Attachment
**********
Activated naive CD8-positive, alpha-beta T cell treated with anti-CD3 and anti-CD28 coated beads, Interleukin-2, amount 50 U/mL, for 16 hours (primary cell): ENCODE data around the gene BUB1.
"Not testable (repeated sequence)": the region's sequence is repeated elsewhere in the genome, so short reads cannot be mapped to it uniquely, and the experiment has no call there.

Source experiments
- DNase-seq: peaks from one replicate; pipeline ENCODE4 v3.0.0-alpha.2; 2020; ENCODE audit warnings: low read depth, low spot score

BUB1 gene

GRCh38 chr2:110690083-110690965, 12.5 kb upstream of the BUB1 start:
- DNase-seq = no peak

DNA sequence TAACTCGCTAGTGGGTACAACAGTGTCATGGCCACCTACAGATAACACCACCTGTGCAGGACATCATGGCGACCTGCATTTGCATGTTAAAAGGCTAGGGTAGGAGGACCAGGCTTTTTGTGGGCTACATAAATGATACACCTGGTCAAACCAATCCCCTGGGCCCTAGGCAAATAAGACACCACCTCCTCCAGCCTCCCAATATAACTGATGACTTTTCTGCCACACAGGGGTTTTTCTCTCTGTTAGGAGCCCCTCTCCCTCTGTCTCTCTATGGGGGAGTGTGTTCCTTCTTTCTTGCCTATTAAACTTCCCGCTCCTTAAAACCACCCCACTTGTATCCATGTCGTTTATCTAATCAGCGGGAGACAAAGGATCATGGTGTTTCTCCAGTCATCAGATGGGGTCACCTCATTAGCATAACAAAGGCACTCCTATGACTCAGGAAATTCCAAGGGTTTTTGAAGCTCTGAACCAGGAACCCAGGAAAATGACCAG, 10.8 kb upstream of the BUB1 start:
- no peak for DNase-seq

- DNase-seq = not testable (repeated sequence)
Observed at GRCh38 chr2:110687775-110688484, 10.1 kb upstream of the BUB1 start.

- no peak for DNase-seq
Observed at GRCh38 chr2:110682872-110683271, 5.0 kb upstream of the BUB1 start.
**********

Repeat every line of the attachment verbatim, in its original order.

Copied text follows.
Activated naive CD8-positive, alpha-beta T cell treated with anti-CD3 and anti-CD28 coated beads, Interleukin-2, amount 50 U/mL, for 16 hours (primary cell): ENCODE data around the gene BUB1.
"Not testable (repeated sequence)": the region's sequence is repeated elsewhere in the genome, so short reads cannot be mapped to it uniquely, and the experiment has no call there.

Source experiments
- DNase-seq: peaks from one replicate; pipeline ENCODE4 v3.0.0-alpha.2; 2020; ENCODE audit warnings: low read depth, low spot score

BUB1 gene

GRCh38 chr2:110690083-110690965, 12.5 kb upstream of the BUB1 start:
- DNase-seq = no peak

DNA sequence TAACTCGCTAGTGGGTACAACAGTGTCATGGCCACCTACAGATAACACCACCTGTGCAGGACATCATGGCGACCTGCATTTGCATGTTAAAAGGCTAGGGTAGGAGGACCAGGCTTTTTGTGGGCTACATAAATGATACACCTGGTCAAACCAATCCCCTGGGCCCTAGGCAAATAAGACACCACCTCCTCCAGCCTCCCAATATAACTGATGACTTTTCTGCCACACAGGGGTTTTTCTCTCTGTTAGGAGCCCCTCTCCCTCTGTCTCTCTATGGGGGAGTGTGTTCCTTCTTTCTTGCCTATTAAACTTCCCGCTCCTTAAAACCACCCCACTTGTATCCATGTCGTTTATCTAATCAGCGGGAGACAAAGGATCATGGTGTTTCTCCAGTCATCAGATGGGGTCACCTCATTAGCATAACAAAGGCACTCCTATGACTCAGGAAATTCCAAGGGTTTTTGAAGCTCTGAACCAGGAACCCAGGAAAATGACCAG, 10.8 kb upstream of the BUB1 start:
- no peak for DNase-seq

- DNase-seq = not testable (repeated sequence)
Observed at GRCh38 chr2:110687775-110688484, 10.1 kb upstream of the BUB1 start.

- no peak for DNase-seq
Observed at GRCh38 chr2:110682872-110683271, 5.0 kb upstream of the BUB1 start.